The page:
Wal-Mart has decided to do battle with Amazon.com, CinemaNow and iTunes.
The retailer is partnering with Walt Disney, Warner Bros., Paramount, Sony, 20th Century Fox and Universal to sell digital movies and television shows on its Web site.
Two years ago Wal-Mart’s attempt at online video rentals failed.
On the television side, Wal-Mart has tapped into networks big and small, including Comedy Central, CW, FX, Logo, MTV and Nickelodeon.
It will have access to 3,000 productions, with download prices of $12.88 to $19.88 on the day of a DVD’s release. Older movies will start at $7.50 and TV shows at $1.96 an episode.
Kevin Swint, Wal-Mart’s divisional merchandise manager for digital media said the company would create discounts that encouraged shoppers to purchase both DVDs and digital videos.
“There will be customers who download and be done with it,” he said, “but we will have offers that begin online and end in the store.”
Using Supervalu’s new DVD rental kiosks, consumers use a touch screen and swipe their credit or debit card and go. Customers can keep the DVD for as long as they’d like for $1 per night plus tax, and return their DVD to any kiosk nationwide.
Supervalu’s purchase of more than 1,100 supermarkets from fallen grocery giant Albertson’s moved the chain from ninth to third-place in the U.S. retail grocery market with some 2,500 stores nationwide.
The fully automated DVD rental kiosks can be found in Supervalu’s Acme, Albertson’s, Bigg’s, Farm Fresh, Hornbacher’s, Jewel-Osco, Scott’s Food & Pharmacy, Shaw’s, Shop ’n Save and Shoppers Food & Pharmacy stores, as well as hundreds of the independent retailers it serves through its Supply Chain Services business.
Also, customers can visit www.redbox.com to choose their favorite title online and pick it up at the location of their choice. Each rental kiosk holds more than 500 DVDs, representing more than 70 of the newest movie releases, with new titles available every Tuesday.
Beginning this summer, Crocs footwear will feature popular Nickelodeon characters.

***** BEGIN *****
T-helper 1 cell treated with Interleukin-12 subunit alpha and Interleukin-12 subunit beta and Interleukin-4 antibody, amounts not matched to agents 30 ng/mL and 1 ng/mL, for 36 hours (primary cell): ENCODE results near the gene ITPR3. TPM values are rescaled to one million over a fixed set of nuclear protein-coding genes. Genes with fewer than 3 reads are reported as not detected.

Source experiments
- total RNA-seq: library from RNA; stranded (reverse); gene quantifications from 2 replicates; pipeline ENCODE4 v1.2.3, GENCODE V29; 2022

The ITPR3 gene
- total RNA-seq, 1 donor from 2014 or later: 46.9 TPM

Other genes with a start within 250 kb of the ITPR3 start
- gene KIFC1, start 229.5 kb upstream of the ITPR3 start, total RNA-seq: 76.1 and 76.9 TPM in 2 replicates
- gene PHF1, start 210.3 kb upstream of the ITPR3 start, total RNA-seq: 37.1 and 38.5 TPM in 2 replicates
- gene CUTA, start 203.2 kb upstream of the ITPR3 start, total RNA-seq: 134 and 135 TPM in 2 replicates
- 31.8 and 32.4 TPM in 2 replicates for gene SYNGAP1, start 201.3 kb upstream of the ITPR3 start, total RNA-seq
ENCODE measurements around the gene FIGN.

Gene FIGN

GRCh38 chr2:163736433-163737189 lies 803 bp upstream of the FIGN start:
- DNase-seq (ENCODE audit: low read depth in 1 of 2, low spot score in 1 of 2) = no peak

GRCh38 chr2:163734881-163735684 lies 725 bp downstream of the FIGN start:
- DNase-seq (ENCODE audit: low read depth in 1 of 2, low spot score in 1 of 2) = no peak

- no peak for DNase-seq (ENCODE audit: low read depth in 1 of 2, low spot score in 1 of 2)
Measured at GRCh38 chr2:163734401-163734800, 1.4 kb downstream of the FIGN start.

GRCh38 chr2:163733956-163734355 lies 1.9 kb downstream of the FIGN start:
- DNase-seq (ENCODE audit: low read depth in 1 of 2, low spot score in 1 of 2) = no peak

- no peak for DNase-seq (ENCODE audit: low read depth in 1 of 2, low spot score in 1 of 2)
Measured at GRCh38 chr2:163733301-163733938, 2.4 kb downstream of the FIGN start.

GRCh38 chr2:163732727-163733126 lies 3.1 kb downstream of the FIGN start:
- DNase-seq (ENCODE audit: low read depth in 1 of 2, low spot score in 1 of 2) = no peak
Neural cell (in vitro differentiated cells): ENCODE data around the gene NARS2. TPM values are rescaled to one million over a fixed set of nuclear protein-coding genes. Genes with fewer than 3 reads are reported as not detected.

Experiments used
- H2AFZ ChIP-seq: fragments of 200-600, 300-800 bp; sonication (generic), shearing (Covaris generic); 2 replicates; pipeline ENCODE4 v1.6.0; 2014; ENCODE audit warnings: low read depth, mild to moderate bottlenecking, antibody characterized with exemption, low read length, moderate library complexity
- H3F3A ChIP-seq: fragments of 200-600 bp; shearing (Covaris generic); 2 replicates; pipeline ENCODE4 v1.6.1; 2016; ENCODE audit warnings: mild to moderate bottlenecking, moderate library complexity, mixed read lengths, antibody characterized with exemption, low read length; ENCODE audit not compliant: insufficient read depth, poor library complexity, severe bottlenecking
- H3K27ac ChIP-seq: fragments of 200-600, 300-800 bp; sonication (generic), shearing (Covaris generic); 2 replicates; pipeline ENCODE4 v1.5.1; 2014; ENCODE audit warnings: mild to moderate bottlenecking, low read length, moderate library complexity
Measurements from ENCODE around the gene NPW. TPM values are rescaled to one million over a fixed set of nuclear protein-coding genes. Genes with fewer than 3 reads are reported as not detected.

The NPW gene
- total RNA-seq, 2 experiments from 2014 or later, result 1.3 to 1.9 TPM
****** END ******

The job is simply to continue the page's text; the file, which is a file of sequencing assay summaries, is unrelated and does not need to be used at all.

The selection will include a limited edition line of Dora the Explorer and characters from SpongeBob SquarePants.
Nickelodeon & Viacom Consumer Products manages the third largest licensing business in the world. The department handles the merchandising for Nick Jr., Nickelodeon, Paramount Pictures, Comedy Central, MTVN International, and Spike TV.
Retailers are beginning to see payoffs from technology, after spending $43 billion for computer software since 2001, according to IHL Consulting Services.
To keep up with the online shopping, most of that money was used for new sales tools, automation and business intelligence systems.
Online shopping has been around for only about a decade, and efforts to blend stores, catalogs, the Internet and wireless devices into one seamless service is gaining focus.
Retailers are realizing that online shopping is changing customer expectations and are shifting their focus to anywhere a customer expects to place an order — whether it is in a store, online or via cell phone.
Just how far have things evolved? IconNicholson created the Magic Mirror, a dressing room camera that allows a shopper to broadcast pictures of outfits to an invited circle of friends, who can then text message responses which are displayed on the mirror.
And it’s not just stores. The National Restaurant Association asked its members to rank their top priorities for 2007. Technology was No. 1, just ahead of self-service as an option in full-service restaurants.
Some Chuck E. Cheese Pizza Parlors are outfitted with self-service touch-screen menus in booths that offer video games.
A women’s western wear retailer debuts this Saturday at The Promenade Shops at Briargate.
Girl of the Golden West also will feature some apparel for men and children, home accessories and artwork.
Owner Phoebe Schmidt said she decided to open the store after an unsuccessful shopping search for some amusing cowboy boots.
U.S. retailers saw positive effects from cold weather and the Super Bowl, as weekly sales for chain stores grew 1.3 percent for the week ending Feb. 3.
Year-over-year sales growth slowed to 4.3 percent, down from a 4.9 percent increase the previous week.
Grocery stores were the main driver behind the increase in sales, with Super Bowl shoppers stocking up on food and snacks, said Michael Niemira, International Council of Shopping Centers’ chief economist and director of research.
February comparable sales are expected to show single digit growth. “For the month, we are on track for about a 3 percent comp-store sales gain,” Niemira said.
Joan Johnson covers retail for the Colorado Springs Business Journal.